How Public Space, Urban Planning and Public Parks Play a Role in the Trayvon Martin Case
Monday, April 02, 2012 - 06:06 AM
(Sanford, Florida) Demonstrations in support of Trayvon Martin are filling parks and streets in Sanford.
The green spaces in the central Florida city usually attract residents from around the area for a bit of recreation, but now they’re functioning as a stage for civic expression.
Sanford has more than 30 parks, many of them on the aptly named Park Avenue. Planners view the city’s linked green spaces and walkable streets as an inspiration for a back-to-basics approach to urban revitalization.
In the last two decades, more than $20 million has been poured into the renewal of streets and parks, and it's something visitors notice.
Even Reverend Al Sharpton took a moment at a rally to praise the city.
“In the days that I’ve been down and back, Sanford is a beautiful city," he said. "It’s on the side of the water, has great potential for tourism."
Sharpton went on to lambast city officials for not pushing for the arrest of George Zimmerman, Trayvon Martin’s killer, saying the reputation of Sanford was not worth risking for his sake.
Founded in the 1870s, Sanford was conceived as a transportation hub, where steam ships disembarked and rail lines carried freight and passengers to the far reaches of Florida.
Orlando leaped ahead as central Florida's commercial hub in the 20th century, but Sanford’s economic development director Nicholas Mcray says transportation is again starting to play an important part in the city’s growth.
“We have connections to Interstate 4 and State Road 417, so we are a hub for that exchange," he says. "We have an international airport which also services 40 domestic destinations. The passenger count last year was north of a million and on target for 2 million this year. So we are coming full circle.”
Mcray says the arrival of the SunRail commuter line will also give the city a lift.
“The development opportunities around Sanford SunRail station, I guess you could say the sky’s the limit," he says. "There’s a lot of green space still left around there for transit-oriented design.”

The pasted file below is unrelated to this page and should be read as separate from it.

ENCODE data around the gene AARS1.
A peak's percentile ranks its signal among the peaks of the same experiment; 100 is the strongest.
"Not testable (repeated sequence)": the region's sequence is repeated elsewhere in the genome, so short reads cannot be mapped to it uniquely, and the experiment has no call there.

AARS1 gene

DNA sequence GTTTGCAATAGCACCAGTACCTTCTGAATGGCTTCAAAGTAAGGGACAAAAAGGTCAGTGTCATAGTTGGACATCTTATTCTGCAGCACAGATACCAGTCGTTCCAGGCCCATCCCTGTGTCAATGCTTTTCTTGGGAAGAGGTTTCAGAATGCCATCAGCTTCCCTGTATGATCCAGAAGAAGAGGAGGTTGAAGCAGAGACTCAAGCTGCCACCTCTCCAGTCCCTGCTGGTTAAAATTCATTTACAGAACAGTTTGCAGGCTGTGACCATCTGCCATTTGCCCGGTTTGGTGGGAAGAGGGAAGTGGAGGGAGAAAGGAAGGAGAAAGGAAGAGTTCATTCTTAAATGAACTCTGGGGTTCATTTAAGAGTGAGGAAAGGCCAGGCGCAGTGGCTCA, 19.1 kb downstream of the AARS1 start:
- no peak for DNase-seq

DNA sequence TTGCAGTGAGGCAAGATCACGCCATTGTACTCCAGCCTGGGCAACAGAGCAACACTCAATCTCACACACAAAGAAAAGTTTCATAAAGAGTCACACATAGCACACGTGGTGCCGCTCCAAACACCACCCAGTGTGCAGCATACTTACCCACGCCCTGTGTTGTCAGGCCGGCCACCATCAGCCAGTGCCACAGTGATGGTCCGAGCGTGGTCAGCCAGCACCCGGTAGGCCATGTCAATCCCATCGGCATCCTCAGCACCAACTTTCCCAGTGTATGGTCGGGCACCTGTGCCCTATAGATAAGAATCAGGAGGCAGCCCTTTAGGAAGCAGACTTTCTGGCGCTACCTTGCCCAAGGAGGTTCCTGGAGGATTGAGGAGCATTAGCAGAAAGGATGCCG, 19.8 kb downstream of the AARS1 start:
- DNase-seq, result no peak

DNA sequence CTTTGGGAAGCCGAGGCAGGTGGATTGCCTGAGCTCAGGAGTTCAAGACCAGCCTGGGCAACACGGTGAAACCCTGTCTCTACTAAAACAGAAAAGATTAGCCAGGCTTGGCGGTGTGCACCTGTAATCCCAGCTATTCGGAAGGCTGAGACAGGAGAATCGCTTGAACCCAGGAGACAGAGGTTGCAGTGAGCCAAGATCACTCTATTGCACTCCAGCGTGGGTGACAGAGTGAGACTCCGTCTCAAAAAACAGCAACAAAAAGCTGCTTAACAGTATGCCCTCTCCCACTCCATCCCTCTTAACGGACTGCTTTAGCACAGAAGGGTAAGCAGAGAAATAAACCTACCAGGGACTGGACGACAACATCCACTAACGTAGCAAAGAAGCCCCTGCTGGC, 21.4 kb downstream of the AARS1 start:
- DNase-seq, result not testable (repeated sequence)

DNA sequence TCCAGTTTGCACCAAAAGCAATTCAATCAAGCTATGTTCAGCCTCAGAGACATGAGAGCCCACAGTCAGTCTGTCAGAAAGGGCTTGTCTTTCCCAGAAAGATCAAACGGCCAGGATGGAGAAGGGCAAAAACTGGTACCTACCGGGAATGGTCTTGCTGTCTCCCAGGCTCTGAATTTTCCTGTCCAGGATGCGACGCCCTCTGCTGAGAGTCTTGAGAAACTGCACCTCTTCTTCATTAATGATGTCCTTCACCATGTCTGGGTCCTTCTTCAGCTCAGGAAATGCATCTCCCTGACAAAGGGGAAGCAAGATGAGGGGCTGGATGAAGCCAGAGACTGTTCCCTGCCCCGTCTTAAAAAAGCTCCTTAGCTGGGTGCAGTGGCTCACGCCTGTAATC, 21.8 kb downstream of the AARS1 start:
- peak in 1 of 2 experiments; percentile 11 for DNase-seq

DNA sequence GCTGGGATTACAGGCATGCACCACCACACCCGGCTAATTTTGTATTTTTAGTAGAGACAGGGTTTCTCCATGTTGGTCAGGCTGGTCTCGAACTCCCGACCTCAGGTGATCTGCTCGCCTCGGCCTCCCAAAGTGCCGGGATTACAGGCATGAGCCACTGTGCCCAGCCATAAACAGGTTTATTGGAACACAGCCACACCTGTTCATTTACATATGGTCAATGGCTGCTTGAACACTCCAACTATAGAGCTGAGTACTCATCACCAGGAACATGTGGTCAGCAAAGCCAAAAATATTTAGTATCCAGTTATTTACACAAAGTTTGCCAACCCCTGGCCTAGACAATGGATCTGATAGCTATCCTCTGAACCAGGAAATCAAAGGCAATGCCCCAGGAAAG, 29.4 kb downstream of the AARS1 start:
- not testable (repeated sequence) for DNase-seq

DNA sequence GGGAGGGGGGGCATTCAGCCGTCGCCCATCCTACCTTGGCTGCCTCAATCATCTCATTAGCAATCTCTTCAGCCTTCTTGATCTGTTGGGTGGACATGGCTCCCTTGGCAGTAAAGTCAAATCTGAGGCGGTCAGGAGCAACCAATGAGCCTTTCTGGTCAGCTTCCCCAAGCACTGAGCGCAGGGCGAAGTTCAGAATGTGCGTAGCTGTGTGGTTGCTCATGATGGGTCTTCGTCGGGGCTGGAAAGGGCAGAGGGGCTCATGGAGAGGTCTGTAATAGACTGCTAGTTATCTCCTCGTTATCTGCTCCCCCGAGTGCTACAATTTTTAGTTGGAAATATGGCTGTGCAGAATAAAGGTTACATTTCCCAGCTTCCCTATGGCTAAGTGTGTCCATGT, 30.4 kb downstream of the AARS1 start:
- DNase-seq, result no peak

Bruce Stephenson, the director of the Masters of Planning and Civic Urbanism program at Rollins College in Orlando, says the division of public and private space also plays a part in the Martin case.
He says parks were originally conceived as places where people of different ethnicity, class and religious background could mingle in a natural setting. “The supposition is that being in that environment would enhance stability," he explained.
Stephenson is following the Sanford protests closely: he sees this moment as a case of good urban planning helping to shape people’s behavior. “The telling experience is that we’ve seen amazingly well behaved people in an engaging atmosphere in the public spaces.”
He contrasts the protests with the violent act that got them started. “The shooting was in a private space that was gated, guarded, and I think there’s a lesson to be drawn in what happens when we shut ourselves off from other citizens.”
Paul Harris, the chair of psychology at Rollins College, is an expert in the links between physical settings and human response. He says there are neighborhoods, not always gated, where residents don’t see their home territory ending at the house.
“They see it extending out into the yard, the street. And in that case you’re going to have people more zealously protecting those spaces.”
Harris thinks it’s a stretch to attribute the peaceful nature of the protests to the design of the parks and streets where they’re being held.
“Frankly, I think the issues that are going on are so charged that the impact of the environment is probably minute,” he says.
However, Bruce Stephenson says there are some bigger urban design lessons to be learned from Sanford. He says some of the poorer neighborhoods reflect the downtrodden history of the city's African American residents. Yet Sanford's revamped downtown and public parks have been a resounding success.
“A key concept is connectivity. That’s the test for the nation: can we connect white and black neighborhoods in an equitable manner?” Stephenson says the crowning achievement of Sanford's redevelopment is Riverwalk, a park running alongside Lake Monroe which attracts people from every background, to fish, run and relax.
“What’s important about that space is that it’s connected and linear, it runs along the water. Its whole concept is to move people and connect people. Those are the steps in creating community, and Sanford has made tremendous leaps, but there is an historical legacy to overcome.”
Stephenson says the city would do well to redouble its efforts in revitalizing its streets and parks.
Nicholas Mcray is proud of what Sanford has done to improve its cityscape. He believes the 40 percent growth in population in the last decade is a testament to the charm of the city.
“We’re an open, welcoming community. We have quality of life amenities that frankly most other communities are envious of and we think that will be shining through once all of the cameras leave.”
The parks will still be there after the crowds go home, and Sanford has plans to continue its improvement program, including a $7 million extension of the popular Riverwalk promenade. Construction could start as early as this fall.